In 1929 Stalin launched his policy of agricultural collectivization--in effect a second Russian revolution--which forced millions of peasants off their land and onto collective farms. The result was a catastrophic famine, the most lethal in European history. Devastating and definitive, this book captures the horror of ordinary people struggling to survive extraordinary evil.
The Pulitzer Prize-winning author, professor, and historian offers an expert guide to understanding the appeal of the strongman as a leader and an explanation for why authoritarianism is back with a menacing twenty-first-century twist. Across the world today, from the Americas to Europe and beyond, liberal democracy is under siege while populism and nationalism are on the rise. In Twilight of Democracy, prize-winning historian Anne Applebaum offers an unexpected explanation: that there is a deep and inherent appeal to authoritarianism, strongmen, and, especially, one-party rule--that is, to political systems that benefit true believers, or loyal soldiers, or simply the friends and distant cousins of the leader, to the exclusion of everyone else. ;;;; People, she argues, are not just ideological; they are also practical, pragmatic, opportunist. They worry about their families, their houses, their careers. Some political systems offer them possibilities and others don't. In particular, the modern authoritarian parties that have arisen within democracies today offer the possibility of success to people who do not thrive in the meritocratic, democratic, or free-market competition that determines access to wealth and power. ;;;; Drawing on reporting in Spain, Switzerland, Poland, Hungary, and Brazil; using historical examples including Stalinist central Europe and Nazi Germany; and investigating related phenomena (the modern conspiracy theory, nostalgia for a golden past, political polarization, and meritocracy and its discontents), Anne Applebaum brilliantly illuminates the seduction of totalitarian thinking and the eternal appeal of the one-party state.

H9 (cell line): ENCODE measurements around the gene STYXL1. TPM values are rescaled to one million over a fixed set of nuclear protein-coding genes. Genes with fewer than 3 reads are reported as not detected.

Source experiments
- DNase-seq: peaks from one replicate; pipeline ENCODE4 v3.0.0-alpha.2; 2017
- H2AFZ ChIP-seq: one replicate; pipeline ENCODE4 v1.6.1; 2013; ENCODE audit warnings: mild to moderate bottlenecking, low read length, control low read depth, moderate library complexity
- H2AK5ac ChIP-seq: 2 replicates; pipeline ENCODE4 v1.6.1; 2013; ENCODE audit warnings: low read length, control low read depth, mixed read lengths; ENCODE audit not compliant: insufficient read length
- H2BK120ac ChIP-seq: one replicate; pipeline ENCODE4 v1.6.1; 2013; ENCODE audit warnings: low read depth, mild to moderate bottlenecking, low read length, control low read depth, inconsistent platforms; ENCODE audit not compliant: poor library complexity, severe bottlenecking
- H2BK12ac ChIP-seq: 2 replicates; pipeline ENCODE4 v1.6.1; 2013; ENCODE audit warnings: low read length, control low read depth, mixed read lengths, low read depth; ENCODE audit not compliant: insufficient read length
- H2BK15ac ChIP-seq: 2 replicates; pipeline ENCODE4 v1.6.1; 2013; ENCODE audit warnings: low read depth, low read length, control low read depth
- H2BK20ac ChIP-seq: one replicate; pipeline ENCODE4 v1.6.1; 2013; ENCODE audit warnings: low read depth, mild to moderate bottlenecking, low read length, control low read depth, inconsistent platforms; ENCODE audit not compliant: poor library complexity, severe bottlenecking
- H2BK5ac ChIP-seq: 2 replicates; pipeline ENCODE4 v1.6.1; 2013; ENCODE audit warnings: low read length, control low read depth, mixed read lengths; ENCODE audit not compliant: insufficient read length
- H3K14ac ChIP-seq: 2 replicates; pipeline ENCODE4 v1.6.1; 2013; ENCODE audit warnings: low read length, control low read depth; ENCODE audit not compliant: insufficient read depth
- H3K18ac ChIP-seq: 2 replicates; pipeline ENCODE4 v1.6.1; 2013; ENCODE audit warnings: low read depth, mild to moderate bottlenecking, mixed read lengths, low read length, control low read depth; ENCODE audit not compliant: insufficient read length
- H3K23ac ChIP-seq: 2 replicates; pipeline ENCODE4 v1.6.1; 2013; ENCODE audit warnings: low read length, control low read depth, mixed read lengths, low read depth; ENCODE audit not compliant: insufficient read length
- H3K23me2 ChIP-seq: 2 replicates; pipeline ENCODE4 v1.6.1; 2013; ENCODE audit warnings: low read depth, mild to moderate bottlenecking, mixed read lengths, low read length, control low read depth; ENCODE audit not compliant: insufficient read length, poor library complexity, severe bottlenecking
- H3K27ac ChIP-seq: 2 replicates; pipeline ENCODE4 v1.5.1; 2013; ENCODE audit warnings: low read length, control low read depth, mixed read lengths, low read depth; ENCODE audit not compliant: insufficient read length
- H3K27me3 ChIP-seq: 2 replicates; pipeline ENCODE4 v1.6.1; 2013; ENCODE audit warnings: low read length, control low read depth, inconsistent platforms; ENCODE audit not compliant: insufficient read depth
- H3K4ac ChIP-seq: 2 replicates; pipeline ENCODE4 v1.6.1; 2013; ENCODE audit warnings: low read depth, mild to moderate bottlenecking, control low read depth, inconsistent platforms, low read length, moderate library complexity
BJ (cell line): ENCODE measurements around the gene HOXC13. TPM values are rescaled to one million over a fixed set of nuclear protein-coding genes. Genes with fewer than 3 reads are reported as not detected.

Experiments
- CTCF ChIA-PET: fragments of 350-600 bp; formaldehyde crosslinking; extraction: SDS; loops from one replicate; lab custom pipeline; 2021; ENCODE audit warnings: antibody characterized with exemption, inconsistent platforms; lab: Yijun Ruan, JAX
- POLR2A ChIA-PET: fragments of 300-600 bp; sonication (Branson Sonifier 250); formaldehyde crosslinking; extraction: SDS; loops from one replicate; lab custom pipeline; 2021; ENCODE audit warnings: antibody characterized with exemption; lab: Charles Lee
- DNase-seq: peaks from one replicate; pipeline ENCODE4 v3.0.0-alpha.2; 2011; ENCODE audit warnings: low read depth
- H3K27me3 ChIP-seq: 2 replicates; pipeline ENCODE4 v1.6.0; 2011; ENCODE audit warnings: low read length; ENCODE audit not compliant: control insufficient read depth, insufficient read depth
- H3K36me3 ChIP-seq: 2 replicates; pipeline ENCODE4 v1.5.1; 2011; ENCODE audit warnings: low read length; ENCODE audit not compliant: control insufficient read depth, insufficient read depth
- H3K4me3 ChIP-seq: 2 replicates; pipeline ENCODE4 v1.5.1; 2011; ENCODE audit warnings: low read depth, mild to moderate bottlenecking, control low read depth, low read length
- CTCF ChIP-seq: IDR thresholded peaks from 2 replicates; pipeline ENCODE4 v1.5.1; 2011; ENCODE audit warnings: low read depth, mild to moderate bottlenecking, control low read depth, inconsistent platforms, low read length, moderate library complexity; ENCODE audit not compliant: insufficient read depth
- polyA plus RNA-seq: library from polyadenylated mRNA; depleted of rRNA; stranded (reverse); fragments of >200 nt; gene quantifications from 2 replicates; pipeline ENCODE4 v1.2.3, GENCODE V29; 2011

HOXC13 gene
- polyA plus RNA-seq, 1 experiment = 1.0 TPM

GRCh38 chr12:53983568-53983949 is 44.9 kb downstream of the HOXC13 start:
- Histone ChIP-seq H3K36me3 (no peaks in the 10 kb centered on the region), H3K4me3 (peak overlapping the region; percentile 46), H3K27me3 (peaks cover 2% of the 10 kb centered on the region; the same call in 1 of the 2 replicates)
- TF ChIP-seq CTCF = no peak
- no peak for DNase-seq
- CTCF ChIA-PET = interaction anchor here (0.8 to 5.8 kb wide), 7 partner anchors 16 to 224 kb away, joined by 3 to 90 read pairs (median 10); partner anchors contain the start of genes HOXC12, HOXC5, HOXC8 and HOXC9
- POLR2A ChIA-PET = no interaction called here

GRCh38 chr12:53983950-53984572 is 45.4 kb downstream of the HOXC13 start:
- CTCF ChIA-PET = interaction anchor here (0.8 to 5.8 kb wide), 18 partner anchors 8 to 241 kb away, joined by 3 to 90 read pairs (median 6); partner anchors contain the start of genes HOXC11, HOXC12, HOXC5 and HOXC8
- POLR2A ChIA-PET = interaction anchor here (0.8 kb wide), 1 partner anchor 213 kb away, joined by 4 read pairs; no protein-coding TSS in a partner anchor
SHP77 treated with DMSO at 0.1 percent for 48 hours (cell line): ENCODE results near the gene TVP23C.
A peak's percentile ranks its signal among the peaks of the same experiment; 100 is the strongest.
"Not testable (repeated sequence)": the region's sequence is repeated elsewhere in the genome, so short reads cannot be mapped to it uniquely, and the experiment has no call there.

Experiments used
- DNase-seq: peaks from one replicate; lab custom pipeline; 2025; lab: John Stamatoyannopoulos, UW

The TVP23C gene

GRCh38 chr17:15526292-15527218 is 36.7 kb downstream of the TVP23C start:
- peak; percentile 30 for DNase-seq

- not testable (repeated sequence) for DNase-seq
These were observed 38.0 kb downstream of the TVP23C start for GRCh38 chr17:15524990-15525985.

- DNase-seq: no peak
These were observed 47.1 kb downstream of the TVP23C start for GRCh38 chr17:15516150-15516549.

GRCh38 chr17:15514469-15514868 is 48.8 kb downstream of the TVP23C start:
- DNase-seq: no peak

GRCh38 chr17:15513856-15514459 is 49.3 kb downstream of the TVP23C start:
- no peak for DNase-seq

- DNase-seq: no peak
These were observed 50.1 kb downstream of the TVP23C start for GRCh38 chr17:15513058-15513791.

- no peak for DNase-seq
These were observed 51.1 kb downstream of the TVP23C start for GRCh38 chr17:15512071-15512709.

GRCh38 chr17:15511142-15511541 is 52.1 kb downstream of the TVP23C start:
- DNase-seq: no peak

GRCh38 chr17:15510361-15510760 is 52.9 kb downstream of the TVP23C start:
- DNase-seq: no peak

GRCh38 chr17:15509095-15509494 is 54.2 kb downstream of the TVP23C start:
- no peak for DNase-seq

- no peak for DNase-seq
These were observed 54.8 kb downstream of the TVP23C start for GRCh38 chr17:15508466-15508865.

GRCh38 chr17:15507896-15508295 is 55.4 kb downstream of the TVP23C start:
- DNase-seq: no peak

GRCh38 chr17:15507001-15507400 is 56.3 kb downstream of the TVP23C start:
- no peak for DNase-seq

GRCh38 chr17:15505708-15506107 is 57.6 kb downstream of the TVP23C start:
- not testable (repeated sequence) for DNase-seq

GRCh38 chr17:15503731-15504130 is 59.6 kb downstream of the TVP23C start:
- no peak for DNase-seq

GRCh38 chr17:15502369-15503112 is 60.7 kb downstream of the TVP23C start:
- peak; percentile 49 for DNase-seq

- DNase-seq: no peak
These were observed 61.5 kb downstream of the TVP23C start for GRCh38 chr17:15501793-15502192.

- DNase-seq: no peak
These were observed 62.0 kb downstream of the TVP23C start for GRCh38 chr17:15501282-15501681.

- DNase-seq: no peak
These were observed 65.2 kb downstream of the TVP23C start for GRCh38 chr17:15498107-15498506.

Discusses the creation of the Communist regimes that took hold in Eastern Europe at the end of World War II and describes what daily life was like in these countries.